- My account
What bird is that?
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By Joanne Mengel
About the only good thing I can say about this quarantine situation is that it’s given me a chance to watch the slow transition to spring in my yard. I’m learning to appreciate the little things. For instance, last night I saw my first hummingbird of the year, and it was so exciting! Those tiny birds again made the long trek from their winter home back to my hummingbird feeder. Surely, that means spring is finally here, right? Well, I’m holding out hope that it will warm up soon.
I’m enjoying watching the bird feeders in my yard. It’s pretty rewarding - simply put out a little bird food, and “they will come.” Everything from little yellow finches to those annoying red-winged blackbirds. Try sitting outside and just listening. It is amazing what you can hear in your own backyard. Not sure what bird you’re hearing? The library has a great audio CD, Birds of Wisconsin. Check it out and listen to the amazing sounds of 110 of Wisconsin's most common birds on two CDs.
Birds of Wisconsin CD is a companion to the handy little guidebook in the library’s collection, Birds of Wisconsin Field Guide by Stan Tekiela. The book is filled with color photos and packed with information.
Want more? Search the library’s online catalog for other bird books. Here are a couple of great examples:
There are many places in Wisconsin that you can view birds in their natural habitat. The book Wisconsin's Favorite Bird Haunts: A Guide to 1100 of Wisconsin's Most favored Locations for Birding, with maps by Daryl D. Tessen is a great resource for bird watching.
Did you know that Fond du Lac was home to one of the greatest wildlife painters of all time? Owen Gromme spent more than 20 years working on his book, Birds of Wisconsin, a pictorial representation of all birds known to live in Wisconsin. The pages are filled with lush portrayals of Wisconsin birdlife, and the attention to detail is amazing.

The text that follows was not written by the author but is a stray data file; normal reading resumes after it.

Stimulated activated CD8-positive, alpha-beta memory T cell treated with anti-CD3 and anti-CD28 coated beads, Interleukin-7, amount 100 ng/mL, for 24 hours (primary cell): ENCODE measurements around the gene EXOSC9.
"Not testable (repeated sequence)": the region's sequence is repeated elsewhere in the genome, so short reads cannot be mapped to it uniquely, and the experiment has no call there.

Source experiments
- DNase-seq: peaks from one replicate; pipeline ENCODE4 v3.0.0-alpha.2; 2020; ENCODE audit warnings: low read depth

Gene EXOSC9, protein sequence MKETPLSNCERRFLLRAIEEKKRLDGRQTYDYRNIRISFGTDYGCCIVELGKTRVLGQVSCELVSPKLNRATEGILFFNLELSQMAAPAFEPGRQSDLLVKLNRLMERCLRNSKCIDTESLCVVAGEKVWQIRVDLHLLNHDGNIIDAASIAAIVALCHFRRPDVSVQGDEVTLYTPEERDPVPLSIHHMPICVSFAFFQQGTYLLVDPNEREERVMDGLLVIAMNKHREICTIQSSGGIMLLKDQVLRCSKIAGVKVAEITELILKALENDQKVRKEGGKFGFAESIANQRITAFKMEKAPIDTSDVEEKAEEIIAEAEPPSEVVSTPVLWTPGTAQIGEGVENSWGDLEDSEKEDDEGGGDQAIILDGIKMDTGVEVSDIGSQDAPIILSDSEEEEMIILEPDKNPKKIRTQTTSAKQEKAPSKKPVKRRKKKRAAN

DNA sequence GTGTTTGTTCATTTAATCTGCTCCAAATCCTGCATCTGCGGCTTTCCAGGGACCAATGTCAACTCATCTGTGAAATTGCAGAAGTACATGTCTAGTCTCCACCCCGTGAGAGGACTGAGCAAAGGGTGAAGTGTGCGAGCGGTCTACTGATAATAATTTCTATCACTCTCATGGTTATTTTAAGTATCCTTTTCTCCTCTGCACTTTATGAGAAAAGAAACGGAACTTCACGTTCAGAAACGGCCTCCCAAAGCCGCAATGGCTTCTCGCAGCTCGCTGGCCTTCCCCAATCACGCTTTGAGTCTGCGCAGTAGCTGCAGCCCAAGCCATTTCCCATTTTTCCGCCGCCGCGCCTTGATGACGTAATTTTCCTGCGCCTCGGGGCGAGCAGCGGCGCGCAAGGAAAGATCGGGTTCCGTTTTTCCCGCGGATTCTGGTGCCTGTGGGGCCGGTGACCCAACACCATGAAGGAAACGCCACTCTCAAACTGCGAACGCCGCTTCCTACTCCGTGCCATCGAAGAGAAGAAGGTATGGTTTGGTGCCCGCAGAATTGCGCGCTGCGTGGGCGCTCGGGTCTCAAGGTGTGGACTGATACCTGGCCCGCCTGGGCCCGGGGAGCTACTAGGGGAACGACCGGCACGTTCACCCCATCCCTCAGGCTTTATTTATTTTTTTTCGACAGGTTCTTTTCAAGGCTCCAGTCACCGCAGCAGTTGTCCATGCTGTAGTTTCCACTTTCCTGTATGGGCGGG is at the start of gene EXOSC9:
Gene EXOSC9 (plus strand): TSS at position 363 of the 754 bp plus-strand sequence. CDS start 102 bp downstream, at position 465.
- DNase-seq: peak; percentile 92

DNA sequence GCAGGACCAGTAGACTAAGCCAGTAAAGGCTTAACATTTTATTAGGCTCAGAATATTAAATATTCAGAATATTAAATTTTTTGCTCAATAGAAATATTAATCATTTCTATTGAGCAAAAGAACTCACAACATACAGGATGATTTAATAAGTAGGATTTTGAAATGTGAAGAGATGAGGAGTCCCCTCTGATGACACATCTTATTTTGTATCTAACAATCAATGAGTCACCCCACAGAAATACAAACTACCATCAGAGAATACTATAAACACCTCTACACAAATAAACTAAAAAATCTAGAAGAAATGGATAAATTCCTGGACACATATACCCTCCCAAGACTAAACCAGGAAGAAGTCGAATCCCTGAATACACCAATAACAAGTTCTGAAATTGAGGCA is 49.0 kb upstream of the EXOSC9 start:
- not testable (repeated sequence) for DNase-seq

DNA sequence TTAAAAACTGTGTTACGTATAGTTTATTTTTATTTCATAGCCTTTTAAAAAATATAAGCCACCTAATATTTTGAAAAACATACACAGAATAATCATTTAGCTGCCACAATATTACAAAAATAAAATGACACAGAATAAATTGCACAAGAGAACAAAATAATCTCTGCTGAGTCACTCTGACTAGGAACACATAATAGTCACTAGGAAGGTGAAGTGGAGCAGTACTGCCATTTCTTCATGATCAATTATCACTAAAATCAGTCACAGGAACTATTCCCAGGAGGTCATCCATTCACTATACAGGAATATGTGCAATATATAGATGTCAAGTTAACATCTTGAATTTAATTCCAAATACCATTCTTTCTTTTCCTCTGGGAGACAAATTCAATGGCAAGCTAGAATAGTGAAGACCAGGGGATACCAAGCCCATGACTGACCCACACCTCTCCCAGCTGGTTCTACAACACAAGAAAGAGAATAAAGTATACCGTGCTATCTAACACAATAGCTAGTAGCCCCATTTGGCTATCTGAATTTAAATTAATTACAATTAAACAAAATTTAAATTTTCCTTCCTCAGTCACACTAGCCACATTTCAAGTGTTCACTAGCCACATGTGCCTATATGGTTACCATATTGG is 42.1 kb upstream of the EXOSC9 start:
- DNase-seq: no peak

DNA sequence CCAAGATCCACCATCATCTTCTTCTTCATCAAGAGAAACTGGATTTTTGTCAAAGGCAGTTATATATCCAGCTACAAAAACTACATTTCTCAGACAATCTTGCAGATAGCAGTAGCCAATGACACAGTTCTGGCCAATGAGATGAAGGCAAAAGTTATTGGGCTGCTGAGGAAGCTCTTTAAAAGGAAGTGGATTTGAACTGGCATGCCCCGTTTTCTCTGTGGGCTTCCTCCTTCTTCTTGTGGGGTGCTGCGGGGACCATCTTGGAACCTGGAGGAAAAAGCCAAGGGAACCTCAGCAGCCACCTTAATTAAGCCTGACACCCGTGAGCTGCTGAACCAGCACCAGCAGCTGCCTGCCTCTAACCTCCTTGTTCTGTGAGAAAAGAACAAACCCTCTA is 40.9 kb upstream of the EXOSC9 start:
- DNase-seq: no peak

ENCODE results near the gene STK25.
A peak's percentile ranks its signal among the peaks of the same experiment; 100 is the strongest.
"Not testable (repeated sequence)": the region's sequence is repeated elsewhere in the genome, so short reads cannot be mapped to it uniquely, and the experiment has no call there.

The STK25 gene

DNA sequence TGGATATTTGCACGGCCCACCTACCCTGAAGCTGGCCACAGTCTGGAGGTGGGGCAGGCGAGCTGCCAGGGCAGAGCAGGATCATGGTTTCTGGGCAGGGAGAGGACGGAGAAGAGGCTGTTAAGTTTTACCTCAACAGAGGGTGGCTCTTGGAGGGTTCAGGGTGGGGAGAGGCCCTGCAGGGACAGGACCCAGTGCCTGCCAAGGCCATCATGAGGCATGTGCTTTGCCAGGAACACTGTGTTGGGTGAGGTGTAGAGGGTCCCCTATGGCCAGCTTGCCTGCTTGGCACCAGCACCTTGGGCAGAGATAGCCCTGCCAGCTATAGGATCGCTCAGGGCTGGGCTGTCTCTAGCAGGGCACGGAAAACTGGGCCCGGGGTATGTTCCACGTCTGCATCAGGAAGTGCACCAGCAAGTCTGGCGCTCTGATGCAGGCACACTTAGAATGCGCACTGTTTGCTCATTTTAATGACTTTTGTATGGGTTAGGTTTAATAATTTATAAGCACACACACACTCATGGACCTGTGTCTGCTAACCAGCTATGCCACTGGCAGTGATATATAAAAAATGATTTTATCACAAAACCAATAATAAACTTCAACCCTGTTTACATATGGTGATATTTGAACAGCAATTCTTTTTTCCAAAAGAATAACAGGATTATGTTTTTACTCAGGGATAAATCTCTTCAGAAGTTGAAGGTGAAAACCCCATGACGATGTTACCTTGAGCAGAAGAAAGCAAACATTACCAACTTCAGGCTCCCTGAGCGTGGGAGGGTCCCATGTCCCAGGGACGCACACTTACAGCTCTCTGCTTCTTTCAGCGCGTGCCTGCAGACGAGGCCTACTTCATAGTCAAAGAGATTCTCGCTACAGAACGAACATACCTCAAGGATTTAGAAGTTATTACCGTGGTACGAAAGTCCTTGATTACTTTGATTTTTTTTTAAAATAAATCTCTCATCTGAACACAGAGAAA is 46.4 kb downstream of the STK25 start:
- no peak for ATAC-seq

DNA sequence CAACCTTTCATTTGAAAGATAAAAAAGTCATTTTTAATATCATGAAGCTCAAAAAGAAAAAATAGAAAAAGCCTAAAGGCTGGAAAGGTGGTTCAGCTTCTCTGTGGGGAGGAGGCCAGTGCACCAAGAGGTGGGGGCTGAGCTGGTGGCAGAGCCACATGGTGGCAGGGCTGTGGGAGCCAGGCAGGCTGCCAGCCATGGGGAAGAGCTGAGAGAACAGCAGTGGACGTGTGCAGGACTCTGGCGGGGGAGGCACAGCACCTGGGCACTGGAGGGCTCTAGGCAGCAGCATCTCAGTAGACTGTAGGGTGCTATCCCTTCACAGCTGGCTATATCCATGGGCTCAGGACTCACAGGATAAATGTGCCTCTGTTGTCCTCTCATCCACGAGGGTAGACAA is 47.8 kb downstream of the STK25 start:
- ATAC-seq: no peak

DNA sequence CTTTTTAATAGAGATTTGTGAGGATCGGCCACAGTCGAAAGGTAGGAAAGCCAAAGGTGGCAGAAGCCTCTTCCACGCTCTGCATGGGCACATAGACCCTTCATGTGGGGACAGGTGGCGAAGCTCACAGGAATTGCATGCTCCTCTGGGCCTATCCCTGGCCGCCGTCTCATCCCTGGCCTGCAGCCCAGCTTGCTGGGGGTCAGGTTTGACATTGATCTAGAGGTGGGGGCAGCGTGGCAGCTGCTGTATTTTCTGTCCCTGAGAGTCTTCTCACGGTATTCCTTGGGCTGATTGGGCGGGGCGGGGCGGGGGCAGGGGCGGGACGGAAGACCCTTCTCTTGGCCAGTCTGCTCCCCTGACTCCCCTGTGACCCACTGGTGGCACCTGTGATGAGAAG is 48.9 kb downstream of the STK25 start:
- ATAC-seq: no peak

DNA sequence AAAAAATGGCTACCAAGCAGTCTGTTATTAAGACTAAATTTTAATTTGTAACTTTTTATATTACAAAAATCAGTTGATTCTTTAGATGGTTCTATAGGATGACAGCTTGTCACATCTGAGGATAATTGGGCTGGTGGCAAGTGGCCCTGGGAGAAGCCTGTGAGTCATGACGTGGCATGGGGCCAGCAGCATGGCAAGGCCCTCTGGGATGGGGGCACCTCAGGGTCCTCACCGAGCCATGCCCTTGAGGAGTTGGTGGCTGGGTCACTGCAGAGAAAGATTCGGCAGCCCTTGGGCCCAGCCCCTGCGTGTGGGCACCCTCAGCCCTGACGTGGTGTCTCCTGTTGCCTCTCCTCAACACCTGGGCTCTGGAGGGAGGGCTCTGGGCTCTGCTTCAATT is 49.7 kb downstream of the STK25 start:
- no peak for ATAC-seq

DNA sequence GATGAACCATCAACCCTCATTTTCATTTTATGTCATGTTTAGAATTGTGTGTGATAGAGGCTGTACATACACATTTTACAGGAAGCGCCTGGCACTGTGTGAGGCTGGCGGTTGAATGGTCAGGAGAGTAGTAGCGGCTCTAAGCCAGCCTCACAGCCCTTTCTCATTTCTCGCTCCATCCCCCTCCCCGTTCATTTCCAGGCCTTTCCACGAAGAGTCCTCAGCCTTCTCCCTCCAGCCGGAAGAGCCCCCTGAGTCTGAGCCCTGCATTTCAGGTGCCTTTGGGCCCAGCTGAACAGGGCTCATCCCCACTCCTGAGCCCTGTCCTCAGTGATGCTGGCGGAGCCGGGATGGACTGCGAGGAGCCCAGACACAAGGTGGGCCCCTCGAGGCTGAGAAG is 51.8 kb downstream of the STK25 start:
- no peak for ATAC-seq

My mother-in-law was a big Gromme fan and coveted any prints she could get her hands on. Born in Fond du Lac in 1896, Gromme spent his childhood in the marshes and forest of east-central Wisconsin, including Horicon Marsh, surrounded by abundant wildlife. His first professional job was as a taxidermist at the Field Museum of Natural History in Chicago. Later, after serving in World War I, he went to work at the Milwaukee Public Museum, where he was curator of birds and mammals. His reputation as a painter of wildlife enabled him to bring attention and action to important conservation issues such as legislation to protect birds, the protection of the Horicon Marsh and the formation of the International Crane Foundation. Gromme served as president of the Wetlands for Wildlife organization and was among the first to crusade against the use of chemicals. If you’d like to read more more about this amazing man, check out the library’s copy of The World of Owen Gromme by FDL author Michael Mentzer.
Are you going stir-crazy indoors? Looking for outside activities to do with the kids? Good news: Hobbs Woods county park reopened on May 8. About 3 miles south of Fond du Lac, Hobbs Woods is a heavily wooded 60 acres with prairie, Parsons Creek and 3 miles of nature trails. It’s home to a multitude of birds and other wildlife. When visiting Hobbs Woods, visitors are asked to follow the Safer at Home guidelines of social distancing. Users are also asked to respect the park by staying on existing trails, carrying out what they brought in and parking in the paved lot and not on Hickory Road. Remember to bring binoculars!
Lastly, here are a couple of websites I’ve found helpful in my quest for bird info:
Joanne Mengel is a proud member of the Reference Department and loves to read.